جامعة النجاح الوطنية
An-Najah National University

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By Simon Tarhag

Let us start with some of the fun stuff. Classes have begun, by that I mean that I am now ‎running the three workshops that will continue being held for the rest of my stay. And ‎they’re fantastic. Especially German and Parkour are an absolute blast, and I like to think ‎the students are having just as much fun as I am. Now, I would be teaching hour long ‎classes. But yeah, they’re great.

The students are attentive, very eager to participate, and ‎fearless to tackle some of the absurd pronunciations of the German language. Contrary to ‎the serious stare and serious students, there was lots of laughing that lesson.‎

The same can be said for parkour. Though the second lesson has left everyone, including ‎myself, nearly immobile the day after due to muscle sores, there have been few Parkour ‎classes I’ve enjoyed as much as I’ve enjoyed the first two here. The number of students for ‎both the German class and Parkour rose drastically the second time around, so I may be so ‎bold as to conclude that they are having fun too. Furthermore, the new campus (which really ‎is very new, and very large) has entire sections that consist only of concrete walls at various ‎angles and heights. It’s a traceur’s dream. Right now, we’re doing introductions to some of ‎the moves, how to land a precision, intro vaults, learning some of the terminology. Its nature ‎is all about getting around structure, so it can be a little odd trying to assign rules and bounds ‎to a discipline that’s meant to circumvent them, but hey, we’re doing our best. And our best is ‎looking pretty fine, I’d say. Complete with conditioning at the end, The evening saw ‎everyone exhausted, sweaty, but happy, I can’t wait to continue on with these lessons in ‎future.‎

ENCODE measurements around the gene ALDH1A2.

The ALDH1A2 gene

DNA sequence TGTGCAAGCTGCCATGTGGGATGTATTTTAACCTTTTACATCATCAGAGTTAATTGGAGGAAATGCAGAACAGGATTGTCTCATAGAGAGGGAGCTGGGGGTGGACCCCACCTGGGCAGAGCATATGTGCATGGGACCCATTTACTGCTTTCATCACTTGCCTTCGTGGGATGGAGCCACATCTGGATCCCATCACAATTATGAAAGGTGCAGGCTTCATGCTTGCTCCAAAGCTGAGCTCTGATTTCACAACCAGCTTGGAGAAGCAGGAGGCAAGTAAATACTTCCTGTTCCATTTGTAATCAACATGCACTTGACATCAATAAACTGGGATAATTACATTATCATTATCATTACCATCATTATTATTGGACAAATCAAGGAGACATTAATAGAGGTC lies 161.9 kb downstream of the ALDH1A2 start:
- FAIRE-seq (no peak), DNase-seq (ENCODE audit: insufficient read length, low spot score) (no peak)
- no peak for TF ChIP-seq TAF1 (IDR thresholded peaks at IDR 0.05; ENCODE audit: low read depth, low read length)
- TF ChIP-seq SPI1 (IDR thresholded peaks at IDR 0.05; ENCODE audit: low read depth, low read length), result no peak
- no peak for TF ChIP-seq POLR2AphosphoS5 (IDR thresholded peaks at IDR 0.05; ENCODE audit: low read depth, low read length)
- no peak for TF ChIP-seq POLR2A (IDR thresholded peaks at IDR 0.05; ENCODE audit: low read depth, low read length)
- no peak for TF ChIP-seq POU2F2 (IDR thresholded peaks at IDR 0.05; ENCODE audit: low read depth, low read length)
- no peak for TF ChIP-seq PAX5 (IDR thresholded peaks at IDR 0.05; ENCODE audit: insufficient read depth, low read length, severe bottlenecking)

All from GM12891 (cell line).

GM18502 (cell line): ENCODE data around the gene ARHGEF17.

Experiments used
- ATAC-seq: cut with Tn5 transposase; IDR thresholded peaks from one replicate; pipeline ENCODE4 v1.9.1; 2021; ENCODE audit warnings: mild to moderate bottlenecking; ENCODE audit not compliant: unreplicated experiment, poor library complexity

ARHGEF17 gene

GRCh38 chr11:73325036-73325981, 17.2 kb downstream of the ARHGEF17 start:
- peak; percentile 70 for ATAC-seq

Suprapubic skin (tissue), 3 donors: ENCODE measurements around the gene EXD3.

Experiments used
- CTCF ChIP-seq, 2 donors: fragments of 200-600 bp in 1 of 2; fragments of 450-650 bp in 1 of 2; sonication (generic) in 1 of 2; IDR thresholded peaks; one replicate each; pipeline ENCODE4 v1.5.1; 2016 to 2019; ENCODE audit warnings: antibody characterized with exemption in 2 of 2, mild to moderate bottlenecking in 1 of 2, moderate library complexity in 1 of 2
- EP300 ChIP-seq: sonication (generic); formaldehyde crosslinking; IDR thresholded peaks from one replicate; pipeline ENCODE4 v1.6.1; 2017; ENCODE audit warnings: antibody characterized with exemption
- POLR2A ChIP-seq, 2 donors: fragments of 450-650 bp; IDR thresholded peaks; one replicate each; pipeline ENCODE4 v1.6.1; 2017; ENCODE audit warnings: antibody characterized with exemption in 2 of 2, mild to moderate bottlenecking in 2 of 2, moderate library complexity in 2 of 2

Where much of the old city, though still beautiful in its own way, is a bustle of people, ‎the courtyards and passages here are largely empty, save a few children playing outside. ‎Outside, in the bustle of the markets, and the people traveling every which way, there are ‎hundreds of smells (not all pleasant) and things all around you, and a side effect of all ‎this commotion is a lot of waste that is often strewn over the floor. Also, much of the old ‎city has not been properly renovated since various parts of it were destroyed, both from ‎past earthquakes, and the intifadahs. Not so here in these living quarters. The funding for ‎the renovation of this quarter, for instance, came from other wealthy Arab sponsors, and ‎the result is, as seen above and below, beautiful. Instead of the makeshift bare concrete ‎walls that top off many houses in the old city (sometimes nothing more than a few ‎cinderblocks stacked on top of another, just so the people have a roof over their head ‎again), attention has been paid here to keep in style with the light but solid stone, neat ‎and sturdy angles, and the general look that has nothing ‘makeshift’ about it at all. It’s ‎very clean, very light, and colourful.‎

Next, we made our way back to the spice Bazaar, easily the place my mum was most ‎excited about. The old city has, so I learned, eight different sections, and over 50 such ‎small neighbourhood areas as the one pictured above. Just puts into perspective how little ‎of it I had seen so far. The head of the program here himself gave us the tour, and it’s a ‎great pleasure listening to the vast amount of knowledge he possesses. According to him, ‎even if one dedicates all day to the old city, the most one can truly see in detail is two of ‎the eight sections. By the evening, I totally believed him. I mean, I guess it makes sense, ‎with a city that’s between 2,000 to 3,000 years old. The obvious question that came to ‎mind, then, was “why the hell isn’t this a UNESCO world heritage site?” Turns out only ‎the Nativity Church in Bethlehem, the Old City of Jerusalem (and East Jerusalem), and ‎the Palestinian village of Battir are Palestinian heritage sites. In Germany, even 19th ‎century ironworks have a world heritage site sticker slapped onto them, but one of the ‎oldest cities in the world is not worthy? But fear not dear reader, at least the ‎Bauhaus/modern architecture section of Tel Aviv is UNESCO protected. Priorities, the ‎world has them. So why aren’t these places in Palestine protected?‎

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